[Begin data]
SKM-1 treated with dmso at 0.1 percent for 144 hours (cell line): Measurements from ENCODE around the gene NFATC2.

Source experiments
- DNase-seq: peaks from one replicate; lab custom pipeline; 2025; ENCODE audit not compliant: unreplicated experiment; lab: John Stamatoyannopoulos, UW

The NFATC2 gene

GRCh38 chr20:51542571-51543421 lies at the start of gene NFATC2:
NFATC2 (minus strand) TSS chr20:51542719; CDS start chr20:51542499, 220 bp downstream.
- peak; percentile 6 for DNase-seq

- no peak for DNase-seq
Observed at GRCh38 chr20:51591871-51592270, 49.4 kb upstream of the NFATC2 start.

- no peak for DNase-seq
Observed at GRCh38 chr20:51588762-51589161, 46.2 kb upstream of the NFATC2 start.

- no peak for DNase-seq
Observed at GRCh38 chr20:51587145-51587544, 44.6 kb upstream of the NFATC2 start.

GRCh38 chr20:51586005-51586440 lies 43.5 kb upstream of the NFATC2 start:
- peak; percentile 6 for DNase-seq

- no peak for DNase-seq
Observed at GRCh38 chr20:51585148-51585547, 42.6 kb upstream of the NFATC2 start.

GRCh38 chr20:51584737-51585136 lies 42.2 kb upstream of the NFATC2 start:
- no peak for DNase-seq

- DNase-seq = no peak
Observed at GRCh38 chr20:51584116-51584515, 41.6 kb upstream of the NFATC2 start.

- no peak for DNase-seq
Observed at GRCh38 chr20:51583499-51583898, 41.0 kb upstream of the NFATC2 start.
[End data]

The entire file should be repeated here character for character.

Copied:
SKM-1 treated with dmso at 0.1 percent for 144 hours (cell line): Measurements from ENCODE around the gene NFATC2.

Source experiments
- DNase-seq: peaks from one replicate; lab custom pipeline; 2025; ENCODE audit not compliant: unreplicated experiment; lab: John Stamatoyannopoulos, UW

The NFATC2 gene

GRCh38 chr20:51542571-51543421 lies at the start of gene NFATC2:
NFATC2 (minus strand) TSS chr20:51542719; CDS start chr20:51542499, 220 bp downstream.
- peak; percentile 6 for DNase-seq

- no peak for DNase-seq
Observed at GRCh38 chr20:51591871-51592270, 49.4 kb upstream of the NFATC2 start.

- no peak for DNase-seq
Observed at GRCh38 chr20:51588762-51589161, 46.2 kb upstream of the NFATC2 start.

- no peak for DNase-seq
Observed at GRCh38 chr20:51587145-51587544, 44.6 kb upstream of the NFATC2 start.

GRCh38 chr20:51586005-51586440 lies 43.5 kb upstream of the NFATC2 start:
- peak; percentile 6 for DNase-seq

- no peak for DNase-seq
Observed at GRCh38 chr20:51585148-51585547, 42.6 kb upstream of the NFATC2 start.

GRCh38 chr20:51584737-51585136 lies 42.2 kb upstream of the NFATC2 start:
- no peak for DNase-seq

- DNase-seq = no peak
Observed at GRCh38 chr20:51584116-51584515, 41.6 kb upstream of the NFATC2 start.

- no peak for DNase-seq
Observed at GRCh38 chr20:51583499-51583898, 41.0 kb upstream of the NFATC2 start.